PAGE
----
When it comes to developing new battery technology, researchers either pour their efforts into a new replacement for lithium-ion batteries or find another way to milk more performance out of existing lithium-based systems. Canadian researchers took the latter approach by using nanoscale silicon particles to increase the charge capacity of a Li-ion cell.
Their scientific paper detailed how they tested four different sizes of silicon particles for the ability to prevent the destructive process of fracturing inside a battery. They also developed a composite material made from graphene aerogel to serve as the much more efficient anode.
Their efforts paid off in the form of a silicon-based lithium-ion battery that could store and release 10 times as much electric charge as a conventional cell. The University of Alberta research team released these findings in the journal Chemistry of Materials.
The typical lithium-ion battery uses graphite in its anode, the positively-charged electrode that discharges electrons. Graphite is plentiful and cheap, but it could not absorb lithium ions as well as it should. This limited graphite’s capacity as an anode. (Related: Solid state battery breakthrough could be a total game-changer for electric vehicles.)
Silicon is considered to be a very promising substitute material for graphite. Although less abundant than the crystalline carbon, silicon is still quite numerous and cheap. It is also capable of absorbing much higher amounts of lithium ions than graphite, thereby giving silicon anodes a much greater charge capacity.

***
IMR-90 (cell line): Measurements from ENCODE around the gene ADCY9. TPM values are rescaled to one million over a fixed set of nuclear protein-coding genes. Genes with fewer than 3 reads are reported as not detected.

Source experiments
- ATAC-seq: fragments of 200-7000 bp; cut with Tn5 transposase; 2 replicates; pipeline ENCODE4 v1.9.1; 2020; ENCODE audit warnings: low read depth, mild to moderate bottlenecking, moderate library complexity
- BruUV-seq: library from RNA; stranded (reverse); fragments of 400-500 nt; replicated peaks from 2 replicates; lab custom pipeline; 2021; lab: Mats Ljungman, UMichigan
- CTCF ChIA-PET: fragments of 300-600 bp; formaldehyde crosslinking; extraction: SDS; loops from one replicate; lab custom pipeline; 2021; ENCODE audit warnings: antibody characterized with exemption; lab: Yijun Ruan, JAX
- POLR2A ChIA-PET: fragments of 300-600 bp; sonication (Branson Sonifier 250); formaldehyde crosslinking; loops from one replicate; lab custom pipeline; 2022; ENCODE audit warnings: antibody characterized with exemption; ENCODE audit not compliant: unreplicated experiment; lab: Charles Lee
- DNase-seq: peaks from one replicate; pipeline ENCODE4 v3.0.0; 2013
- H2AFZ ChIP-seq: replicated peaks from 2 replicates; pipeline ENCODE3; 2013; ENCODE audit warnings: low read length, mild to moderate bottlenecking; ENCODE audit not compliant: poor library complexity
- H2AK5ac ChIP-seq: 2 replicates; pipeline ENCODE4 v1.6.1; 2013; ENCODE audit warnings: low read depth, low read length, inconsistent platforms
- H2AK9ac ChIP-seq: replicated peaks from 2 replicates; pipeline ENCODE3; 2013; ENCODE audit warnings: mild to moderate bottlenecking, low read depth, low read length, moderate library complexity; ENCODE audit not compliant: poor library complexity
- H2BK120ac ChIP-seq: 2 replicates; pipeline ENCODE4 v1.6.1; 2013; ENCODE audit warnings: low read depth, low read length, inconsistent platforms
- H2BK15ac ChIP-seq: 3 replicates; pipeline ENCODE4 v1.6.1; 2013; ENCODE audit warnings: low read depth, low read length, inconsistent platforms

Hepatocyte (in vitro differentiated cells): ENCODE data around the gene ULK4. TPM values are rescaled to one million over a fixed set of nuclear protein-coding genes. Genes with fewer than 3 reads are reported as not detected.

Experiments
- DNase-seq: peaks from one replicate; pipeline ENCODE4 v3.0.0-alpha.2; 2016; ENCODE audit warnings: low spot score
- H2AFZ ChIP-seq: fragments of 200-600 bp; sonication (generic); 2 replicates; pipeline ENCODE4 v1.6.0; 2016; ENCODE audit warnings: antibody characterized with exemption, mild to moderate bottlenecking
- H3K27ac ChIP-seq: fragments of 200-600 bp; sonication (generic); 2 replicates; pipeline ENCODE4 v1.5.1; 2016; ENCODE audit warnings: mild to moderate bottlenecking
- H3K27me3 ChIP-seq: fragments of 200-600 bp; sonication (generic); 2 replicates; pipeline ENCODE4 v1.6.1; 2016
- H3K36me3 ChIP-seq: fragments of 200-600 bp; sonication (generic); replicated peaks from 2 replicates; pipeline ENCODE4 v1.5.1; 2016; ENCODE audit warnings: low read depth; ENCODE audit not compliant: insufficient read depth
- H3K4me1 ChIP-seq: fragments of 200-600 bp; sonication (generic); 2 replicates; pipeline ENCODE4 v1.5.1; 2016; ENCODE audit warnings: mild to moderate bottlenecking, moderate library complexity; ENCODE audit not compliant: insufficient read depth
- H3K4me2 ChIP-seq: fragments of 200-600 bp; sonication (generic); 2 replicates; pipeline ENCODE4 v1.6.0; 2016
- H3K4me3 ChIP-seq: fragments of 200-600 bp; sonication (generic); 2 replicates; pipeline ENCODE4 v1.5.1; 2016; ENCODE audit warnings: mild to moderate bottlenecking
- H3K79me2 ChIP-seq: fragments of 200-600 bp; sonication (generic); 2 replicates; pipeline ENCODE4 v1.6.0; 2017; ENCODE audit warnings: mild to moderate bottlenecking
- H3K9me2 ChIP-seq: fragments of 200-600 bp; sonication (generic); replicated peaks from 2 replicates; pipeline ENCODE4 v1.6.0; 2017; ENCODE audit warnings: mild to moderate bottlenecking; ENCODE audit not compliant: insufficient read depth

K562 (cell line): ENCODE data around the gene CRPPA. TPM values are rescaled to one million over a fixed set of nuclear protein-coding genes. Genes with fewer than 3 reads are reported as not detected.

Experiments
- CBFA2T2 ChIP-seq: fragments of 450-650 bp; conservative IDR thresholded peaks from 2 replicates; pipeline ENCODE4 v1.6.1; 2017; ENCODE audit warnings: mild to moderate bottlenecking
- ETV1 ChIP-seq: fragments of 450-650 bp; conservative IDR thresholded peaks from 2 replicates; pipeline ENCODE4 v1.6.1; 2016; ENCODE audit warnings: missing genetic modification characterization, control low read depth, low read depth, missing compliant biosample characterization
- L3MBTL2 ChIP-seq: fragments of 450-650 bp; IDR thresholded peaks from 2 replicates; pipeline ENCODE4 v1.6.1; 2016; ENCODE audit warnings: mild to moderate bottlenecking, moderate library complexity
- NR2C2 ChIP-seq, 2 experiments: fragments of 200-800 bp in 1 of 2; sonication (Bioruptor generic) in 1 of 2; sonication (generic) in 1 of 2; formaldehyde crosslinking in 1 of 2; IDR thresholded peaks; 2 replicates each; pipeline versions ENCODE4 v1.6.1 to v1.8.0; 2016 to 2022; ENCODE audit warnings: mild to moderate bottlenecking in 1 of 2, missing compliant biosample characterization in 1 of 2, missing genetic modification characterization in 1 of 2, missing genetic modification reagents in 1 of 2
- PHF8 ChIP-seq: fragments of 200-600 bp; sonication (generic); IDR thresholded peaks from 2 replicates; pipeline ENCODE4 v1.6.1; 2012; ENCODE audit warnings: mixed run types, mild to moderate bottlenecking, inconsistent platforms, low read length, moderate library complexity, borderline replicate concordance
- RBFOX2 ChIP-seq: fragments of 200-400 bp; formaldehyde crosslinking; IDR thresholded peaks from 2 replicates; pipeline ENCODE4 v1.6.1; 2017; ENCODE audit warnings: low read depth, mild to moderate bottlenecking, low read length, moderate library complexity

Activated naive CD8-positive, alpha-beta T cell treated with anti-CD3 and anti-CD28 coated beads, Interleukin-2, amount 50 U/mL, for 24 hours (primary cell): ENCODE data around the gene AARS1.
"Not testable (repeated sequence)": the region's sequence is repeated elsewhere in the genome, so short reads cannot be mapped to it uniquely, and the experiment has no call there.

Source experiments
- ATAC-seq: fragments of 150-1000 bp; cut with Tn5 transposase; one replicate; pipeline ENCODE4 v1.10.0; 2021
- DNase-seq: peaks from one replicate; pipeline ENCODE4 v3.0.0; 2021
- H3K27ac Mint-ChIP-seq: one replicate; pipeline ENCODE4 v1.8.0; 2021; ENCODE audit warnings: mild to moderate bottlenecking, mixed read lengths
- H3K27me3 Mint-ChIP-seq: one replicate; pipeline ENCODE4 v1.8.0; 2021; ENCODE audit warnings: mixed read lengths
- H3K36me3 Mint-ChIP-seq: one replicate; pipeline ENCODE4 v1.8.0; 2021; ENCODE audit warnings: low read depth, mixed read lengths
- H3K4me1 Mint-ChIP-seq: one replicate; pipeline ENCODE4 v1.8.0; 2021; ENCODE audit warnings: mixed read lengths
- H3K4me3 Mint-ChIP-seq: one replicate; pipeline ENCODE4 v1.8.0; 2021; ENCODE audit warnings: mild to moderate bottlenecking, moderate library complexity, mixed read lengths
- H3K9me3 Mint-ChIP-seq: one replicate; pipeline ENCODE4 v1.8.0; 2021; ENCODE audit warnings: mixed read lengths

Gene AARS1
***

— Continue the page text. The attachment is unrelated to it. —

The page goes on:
However, silicon did suffer from a serious disadvantage when compared to graphite. Whenever it absorbed lithium, a silicon structure would expand in size. Conversely, it would contract upon releasing those ions.
This process put silicon under significant physical stress. After undergoing one too many of these charge-and-discharge cycles, a structure made from silicon would eventually fracture and break apart.
Earlier studies have determined that silicon’s tendency to fracture can be mitigated by forming it into very tiny shapes that need to be measured in nanometers. The shapes included particles, tubes, and wires.
Study author Jillian Buriak, her teammate Jonathan Veinot, and other researchers wanted to determine the optimal size of these silicon nano-structures for use in the anode of a lithium-ion battery. If the nanostructures were too big, they would still be prone to fracture. On the other hand, excessively small ones would perform too poorly at conducting electric charges.
In their experiment, Buriak and Veinot’s team created silicon nanoparticles of four different sizes. The smallest particle measured just three billionths of a meter across.
These tiny particles were evenly distributed throughout graphene aerogels. Graphene is a very good conductor, so it could compensate for the low conductivity of silicon. Furthermore, the pores of this carbon material were just big enough to fit nanoparticles.
The researchers identified the smallest size of the nanoparticle best suited for use in silicon anodes of lithium-ion batteries. The particles remained stable for the longest time despite undergoing multiple cycles of charging and discharging.
“As the particles get smaller, we found they are better able to manage the strain that occurs as the silicon ‘breathes’ upon alloying and de-alloying with lithium, upon cycling,” Buriak stated.
Veinot added that their findings could be applied to any application that stored energy in a battery for later use. He cited the potential of an electric car that could cover 10 times the distance of current counterparts, or a battery that was 10 times lighter or needed far fewer recharging sessions.